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The walking loop takes us through several traboules, winding foot-traffic passageways used in the transportation of silk through the city as far back as the 4th century. They appear almost private – some of the entrances are through doorways – and at first we wonder if we might be trespassing. Good thing Rick Steves has taught us “Désolé, je suis touriste.

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The view of the city at the apex of the loop is outstanding. La basilique de Notre-Dame de Fourvière and la tour métallique emblematically mark the Lyonnaise skyline.

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Wandering this neighborhood is sweetness – here and there are traces of alt-culture, thoughtful graffiti, a dojo. Cassoulet, Whisky, Ping-Pong seems probably magnificent.

We stumble across an open market up here on the hill and do our absolute best not to slaver over the dripping poulets and fresh fromage.

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The loop ends in la place des Terreaux, marked by the elaborate horses of la Fontaine Bartholdi.

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The walking and the cold have us eager to reach our lunching destination, but not so much that we don’t take a pause to vogue on the footbridge. The wind causes it to lurch disturbingly; we make haste shortly after snagging the shots.

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Lunch at Les Halles is an obvious must. We love markets wherever we go (see: Barcelona’s La Boqueria, Huay Kwang in Bangkok, Sunday market in Tolosa – to name just a few), and Les Halles is where the top chefs in Lyon purportedly do their shopping. Pictured is a tiny slice of the overwhelming selection – were we to live here, we would most certainly pick up a pâté pyramid and a chicken complete with feathered head and blue feet. The candied peppers intrigue as well.

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Spying a seafood stall specializing in les coquillages eases the impossibility of choosing, particularly when we note a table enjoying a selection of urchins. I’ve gushed over the Asturian oricios such that MP wants a few oursins of her own, so we stumble our way through the French: une sélection de coquillages, s’il vous plaît? huîtres, non? et oursins, c’est possible?

The photos denote our success. Six enormous oysters (from Normandy?), clams of all variety, and a trio of urchins, one each from Brittany, Iceland, and Galicia. Add slightly sour brown bread, butter, and a cold carafe of house white – parfait.

The oysters are predictably spectacular, and the distinct character of each clam holds its own. The urchins have an order – first Brittany, then Iceland, and finishing with Galicia – and their gooey umami pleases to no end. The Galician is by far my favorite; it’s assertively briny while the other two are much more subtle. For the uninitiated, the texture is a bit like okra – slimy, yes, but it is the loveliest of slimes.

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Cheese is not, strictly speaking, necessary. And yet.

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David Lebovitz-beloved Bernachon just happens to be across the way from Evasion Loft. The ladies seem bemused that we only want one orangette and one brandied truffle, but that is simply how we roll.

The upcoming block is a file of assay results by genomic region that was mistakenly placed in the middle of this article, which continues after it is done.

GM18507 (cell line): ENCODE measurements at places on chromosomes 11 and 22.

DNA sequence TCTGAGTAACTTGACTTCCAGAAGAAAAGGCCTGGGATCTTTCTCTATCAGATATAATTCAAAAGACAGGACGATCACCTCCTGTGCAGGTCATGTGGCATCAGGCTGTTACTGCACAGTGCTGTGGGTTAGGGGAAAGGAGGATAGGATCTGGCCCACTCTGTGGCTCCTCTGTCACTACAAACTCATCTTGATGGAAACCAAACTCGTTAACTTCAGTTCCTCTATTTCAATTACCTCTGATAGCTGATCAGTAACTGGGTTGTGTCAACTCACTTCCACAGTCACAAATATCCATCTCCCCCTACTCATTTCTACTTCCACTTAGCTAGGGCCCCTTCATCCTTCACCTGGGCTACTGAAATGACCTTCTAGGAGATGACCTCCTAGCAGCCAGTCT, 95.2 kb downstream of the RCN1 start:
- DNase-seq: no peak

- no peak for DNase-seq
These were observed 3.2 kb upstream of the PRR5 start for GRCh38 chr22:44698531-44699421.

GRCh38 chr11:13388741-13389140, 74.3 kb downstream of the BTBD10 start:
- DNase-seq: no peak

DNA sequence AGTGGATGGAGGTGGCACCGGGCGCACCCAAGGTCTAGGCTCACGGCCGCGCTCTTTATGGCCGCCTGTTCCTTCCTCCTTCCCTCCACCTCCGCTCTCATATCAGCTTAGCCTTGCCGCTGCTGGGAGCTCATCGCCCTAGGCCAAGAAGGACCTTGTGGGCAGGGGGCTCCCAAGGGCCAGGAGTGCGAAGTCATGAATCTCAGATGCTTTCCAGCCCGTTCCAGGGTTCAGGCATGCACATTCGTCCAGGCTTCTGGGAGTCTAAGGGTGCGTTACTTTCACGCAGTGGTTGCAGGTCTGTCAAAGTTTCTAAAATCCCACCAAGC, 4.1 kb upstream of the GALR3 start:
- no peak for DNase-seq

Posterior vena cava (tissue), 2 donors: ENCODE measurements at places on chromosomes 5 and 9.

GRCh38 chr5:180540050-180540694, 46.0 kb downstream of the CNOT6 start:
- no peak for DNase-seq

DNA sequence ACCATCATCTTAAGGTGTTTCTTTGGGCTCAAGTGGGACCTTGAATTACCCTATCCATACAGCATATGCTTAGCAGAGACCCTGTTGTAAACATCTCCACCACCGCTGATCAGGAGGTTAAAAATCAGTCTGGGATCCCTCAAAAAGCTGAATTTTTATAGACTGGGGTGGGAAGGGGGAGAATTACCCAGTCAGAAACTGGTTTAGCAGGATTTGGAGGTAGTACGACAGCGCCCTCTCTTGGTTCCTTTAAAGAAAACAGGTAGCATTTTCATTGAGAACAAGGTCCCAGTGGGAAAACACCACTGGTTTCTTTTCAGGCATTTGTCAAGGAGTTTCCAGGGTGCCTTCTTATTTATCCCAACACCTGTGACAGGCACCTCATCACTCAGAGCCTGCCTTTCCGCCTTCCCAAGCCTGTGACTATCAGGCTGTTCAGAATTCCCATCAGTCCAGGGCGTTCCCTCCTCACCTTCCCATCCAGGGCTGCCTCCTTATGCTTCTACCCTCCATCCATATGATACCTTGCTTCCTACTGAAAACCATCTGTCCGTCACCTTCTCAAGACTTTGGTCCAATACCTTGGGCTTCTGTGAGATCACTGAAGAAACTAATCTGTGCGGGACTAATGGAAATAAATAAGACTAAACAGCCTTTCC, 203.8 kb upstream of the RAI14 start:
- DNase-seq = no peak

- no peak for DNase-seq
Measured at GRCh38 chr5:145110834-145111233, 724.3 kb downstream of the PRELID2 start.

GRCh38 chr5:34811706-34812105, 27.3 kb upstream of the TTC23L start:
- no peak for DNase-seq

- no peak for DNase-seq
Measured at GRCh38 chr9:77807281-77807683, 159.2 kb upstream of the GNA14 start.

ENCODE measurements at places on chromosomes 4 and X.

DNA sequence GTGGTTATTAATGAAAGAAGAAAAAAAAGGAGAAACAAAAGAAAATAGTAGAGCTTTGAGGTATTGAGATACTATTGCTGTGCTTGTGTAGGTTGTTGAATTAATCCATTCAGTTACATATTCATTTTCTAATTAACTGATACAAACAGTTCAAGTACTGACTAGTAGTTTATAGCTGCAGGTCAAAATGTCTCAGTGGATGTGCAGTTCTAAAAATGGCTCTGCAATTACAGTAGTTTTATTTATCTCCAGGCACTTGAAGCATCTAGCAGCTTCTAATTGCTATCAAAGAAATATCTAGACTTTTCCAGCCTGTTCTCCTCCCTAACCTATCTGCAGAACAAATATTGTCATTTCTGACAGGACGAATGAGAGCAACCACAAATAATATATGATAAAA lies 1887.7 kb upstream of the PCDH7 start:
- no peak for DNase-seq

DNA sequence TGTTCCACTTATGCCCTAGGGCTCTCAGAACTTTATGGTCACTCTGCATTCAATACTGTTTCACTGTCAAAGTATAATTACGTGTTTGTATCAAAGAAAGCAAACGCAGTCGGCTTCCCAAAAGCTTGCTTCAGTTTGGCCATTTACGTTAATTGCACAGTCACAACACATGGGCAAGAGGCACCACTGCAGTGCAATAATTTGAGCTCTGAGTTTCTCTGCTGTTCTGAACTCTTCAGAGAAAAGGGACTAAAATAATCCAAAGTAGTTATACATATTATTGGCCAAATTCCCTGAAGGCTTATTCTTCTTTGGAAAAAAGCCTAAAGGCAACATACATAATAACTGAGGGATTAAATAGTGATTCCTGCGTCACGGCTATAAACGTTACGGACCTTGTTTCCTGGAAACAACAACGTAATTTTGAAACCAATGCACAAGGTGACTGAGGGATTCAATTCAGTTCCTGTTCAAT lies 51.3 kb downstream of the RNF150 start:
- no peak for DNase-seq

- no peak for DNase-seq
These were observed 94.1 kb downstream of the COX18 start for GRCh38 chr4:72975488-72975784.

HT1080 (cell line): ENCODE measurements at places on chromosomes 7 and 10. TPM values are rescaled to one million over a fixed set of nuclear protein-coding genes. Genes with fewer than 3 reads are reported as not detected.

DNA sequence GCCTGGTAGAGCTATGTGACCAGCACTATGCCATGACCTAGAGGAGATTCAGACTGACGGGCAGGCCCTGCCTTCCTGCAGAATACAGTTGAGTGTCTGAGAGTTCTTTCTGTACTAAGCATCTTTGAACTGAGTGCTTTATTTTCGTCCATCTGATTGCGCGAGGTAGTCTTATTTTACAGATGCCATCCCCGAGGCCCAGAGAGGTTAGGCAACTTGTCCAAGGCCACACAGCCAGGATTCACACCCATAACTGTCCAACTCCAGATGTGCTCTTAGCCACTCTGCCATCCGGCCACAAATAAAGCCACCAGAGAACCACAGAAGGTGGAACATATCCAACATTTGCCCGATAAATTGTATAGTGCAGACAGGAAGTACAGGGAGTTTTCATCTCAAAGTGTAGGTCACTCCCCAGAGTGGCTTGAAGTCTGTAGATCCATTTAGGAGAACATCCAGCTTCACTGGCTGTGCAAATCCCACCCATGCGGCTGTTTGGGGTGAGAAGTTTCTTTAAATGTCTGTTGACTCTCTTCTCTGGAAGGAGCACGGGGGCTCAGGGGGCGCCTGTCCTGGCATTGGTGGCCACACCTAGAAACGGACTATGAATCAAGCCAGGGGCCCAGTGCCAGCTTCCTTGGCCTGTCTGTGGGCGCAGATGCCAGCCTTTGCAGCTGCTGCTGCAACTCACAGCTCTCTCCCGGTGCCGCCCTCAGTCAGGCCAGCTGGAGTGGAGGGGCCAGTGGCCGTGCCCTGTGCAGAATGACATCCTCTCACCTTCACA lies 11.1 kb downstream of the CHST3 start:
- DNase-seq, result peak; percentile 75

And roll we do, right into the arms of a three-hour nap (some of us, anyway. others dedicate themselves to placating you, dear readers).

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How can it be evening already? Weren’t we just urchin-ing, wine-and-cheese-ing? Do we do anything besides eat? No, we do not. We gussy ourselves in preparation for our grand gastronomic venture of the trip.

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It is impossible to get a reservation at the much-lauded Au 14 Février Vieux Lyon. And yet.

We occupy one of four tables. The night’s only seating opens with salmon, ham, and caviar nested in poppy seed waffle compartments, shooters of lobster and parmesan foam, and a slice of sausage embedded in crispy wafer-thin brioche. The following surprise eight-course menu is currently entitled Q.E.D., and the only selection to be made is wine. The four-glass accompaniment sounds about right.

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1: Egg yolk and mustard foam. Salad greens, sprouts and radish slices in rice wafer shell.

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2: Crab, mango, avocado, green apple, vinegar gelatin, walnuts, green onion, dill.

3: Chorizo, basil, peas and their shoots, orange peel, beurre blanc.

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4: Foie gras, radishes, beet, beet compote.

5: Sea bass, celery, carrot, macha, beurre noisette.

6: Entrecôte, macha, shallot, asparagus, red pepper compote, artichoke, greens.

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Cheese course: an outstanding brie, a charming Comté, a stupefying Roquefort.

7: Champagne foam, acidic fruit cocktail.

8: Chocolate dome melted with hot raspberry sauce. Hidden underneath are cubes of chocolate mousse and cake, cherries, and mascarpone ice cream.

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Ending sweets: macaron, macha marshmallow, and a small sugary truffle filled with Calvados. MP attempts to bite it in half, causing it to dribble; she giggles all over the place and documents my reaction.





Mark Bittman’s Squid and Artichokes Braised in White Wine

7 03 2013

Predictably, the cusp of spring brings desire for both rebirth and new vegetables.

Mark Bittman's squid and artichokes braised in white wine

The rain doused me today. I think I needed it along with the city. The surprise snow last week was charming for an hour or two, but ultimately resulted in little more than frozen toes. March calls for proper rain.

I went out walking in it, south to the Mercadona I used to frequent my very first year in the city. Very first year. It’s suddenly long ago. The grunge and the gintonics and the wicked-witch-of-the-West nails, Hector and Marta, Emily, theme parties and walking back across the city incensed about the nature of love during the night’s smallest hours. Surely aggravating our unseen neighbors with joyful raucousness of all sorts, much stomping and wailing. Always meaning to try that Colombian place across the street. Wearing boots. Cooking my first octopus, deciding to stay.